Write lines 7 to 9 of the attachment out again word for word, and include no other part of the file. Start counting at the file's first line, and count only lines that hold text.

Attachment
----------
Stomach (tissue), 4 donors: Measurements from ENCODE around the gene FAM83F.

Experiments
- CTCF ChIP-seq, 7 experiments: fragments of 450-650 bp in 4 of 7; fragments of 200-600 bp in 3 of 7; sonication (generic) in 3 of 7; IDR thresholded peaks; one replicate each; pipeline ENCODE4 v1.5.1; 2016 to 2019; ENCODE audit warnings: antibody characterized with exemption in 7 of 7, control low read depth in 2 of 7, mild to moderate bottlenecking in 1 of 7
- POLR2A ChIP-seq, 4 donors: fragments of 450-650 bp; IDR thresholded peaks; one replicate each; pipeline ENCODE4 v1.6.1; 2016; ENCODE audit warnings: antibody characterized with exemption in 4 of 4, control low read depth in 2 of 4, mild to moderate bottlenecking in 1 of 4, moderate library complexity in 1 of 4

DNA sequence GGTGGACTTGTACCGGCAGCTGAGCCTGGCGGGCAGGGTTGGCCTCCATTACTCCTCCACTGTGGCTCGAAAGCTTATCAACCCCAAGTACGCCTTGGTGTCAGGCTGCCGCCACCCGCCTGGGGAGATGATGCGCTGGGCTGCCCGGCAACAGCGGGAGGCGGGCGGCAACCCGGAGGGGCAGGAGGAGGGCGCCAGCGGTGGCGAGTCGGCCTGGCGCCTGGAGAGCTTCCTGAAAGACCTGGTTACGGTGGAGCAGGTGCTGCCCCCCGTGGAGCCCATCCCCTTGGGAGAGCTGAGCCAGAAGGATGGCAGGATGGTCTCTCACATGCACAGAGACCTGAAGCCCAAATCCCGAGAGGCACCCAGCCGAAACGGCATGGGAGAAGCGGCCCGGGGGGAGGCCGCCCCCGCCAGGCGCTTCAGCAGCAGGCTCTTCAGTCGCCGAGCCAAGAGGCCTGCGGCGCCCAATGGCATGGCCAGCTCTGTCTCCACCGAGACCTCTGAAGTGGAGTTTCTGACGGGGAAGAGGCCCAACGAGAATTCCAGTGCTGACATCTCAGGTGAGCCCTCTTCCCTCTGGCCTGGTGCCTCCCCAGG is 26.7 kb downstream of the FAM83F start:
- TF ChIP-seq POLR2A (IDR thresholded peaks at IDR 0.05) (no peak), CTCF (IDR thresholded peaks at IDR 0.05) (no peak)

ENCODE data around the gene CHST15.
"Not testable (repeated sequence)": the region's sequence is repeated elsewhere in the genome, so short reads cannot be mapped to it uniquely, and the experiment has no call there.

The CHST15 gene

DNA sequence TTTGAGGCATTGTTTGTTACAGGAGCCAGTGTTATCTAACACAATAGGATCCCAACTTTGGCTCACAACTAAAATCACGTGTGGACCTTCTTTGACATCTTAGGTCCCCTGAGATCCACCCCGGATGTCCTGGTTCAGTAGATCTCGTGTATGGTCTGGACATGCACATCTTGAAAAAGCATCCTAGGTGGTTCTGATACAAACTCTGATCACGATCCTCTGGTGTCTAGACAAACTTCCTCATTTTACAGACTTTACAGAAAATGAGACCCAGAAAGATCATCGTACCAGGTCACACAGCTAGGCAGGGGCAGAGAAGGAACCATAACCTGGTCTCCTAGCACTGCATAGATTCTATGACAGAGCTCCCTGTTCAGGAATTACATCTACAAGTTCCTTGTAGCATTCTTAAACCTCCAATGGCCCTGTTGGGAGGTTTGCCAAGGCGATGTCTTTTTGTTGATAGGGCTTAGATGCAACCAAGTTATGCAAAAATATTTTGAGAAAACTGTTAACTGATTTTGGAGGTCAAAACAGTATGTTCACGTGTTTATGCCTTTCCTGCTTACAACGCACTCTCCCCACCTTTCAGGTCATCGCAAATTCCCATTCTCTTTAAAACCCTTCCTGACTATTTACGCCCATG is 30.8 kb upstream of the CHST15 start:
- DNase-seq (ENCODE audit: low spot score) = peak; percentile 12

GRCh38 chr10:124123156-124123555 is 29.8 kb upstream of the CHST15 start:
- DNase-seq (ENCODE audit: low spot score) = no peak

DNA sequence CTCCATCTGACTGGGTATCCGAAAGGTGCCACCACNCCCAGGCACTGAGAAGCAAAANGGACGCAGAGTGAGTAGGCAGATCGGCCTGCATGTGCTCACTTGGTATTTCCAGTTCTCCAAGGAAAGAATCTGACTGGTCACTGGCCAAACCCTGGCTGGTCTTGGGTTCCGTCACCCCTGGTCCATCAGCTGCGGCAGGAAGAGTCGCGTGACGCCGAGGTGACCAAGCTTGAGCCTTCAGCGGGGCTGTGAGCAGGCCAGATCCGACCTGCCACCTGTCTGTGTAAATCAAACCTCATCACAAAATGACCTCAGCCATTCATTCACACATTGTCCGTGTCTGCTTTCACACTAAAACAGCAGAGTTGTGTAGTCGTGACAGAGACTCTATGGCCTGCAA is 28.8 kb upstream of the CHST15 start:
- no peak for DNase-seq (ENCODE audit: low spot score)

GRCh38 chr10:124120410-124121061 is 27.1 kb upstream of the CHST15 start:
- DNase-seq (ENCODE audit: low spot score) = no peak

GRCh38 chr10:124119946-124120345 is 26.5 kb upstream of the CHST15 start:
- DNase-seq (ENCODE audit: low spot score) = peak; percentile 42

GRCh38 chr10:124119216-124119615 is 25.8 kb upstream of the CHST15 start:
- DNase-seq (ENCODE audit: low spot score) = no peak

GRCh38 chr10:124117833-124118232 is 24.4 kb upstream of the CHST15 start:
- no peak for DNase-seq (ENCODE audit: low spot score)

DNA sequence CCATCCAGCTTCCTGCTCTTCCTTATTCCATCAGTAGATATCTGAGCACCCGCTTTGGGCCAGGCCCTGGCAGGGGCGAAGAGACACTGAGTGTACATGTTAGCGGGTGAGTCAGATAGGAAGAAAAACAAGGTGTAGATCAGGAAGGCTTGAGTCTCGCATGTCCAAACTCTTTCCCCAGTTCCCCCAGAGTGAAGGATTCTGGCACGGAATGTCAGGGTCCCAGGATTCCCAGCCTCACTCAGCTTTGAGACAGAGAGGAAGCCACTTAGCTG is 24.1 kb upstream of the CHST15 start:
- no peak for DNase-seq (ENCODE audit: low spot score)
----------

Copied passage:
ENCODE data around the gene CHST15.
"Not testable (repeated sequence)": the region's sequence is repeated elsewhere in the genome, so short reads cannot be mapped to it uniquely, and the experiment has no call there.

The CHST15 gene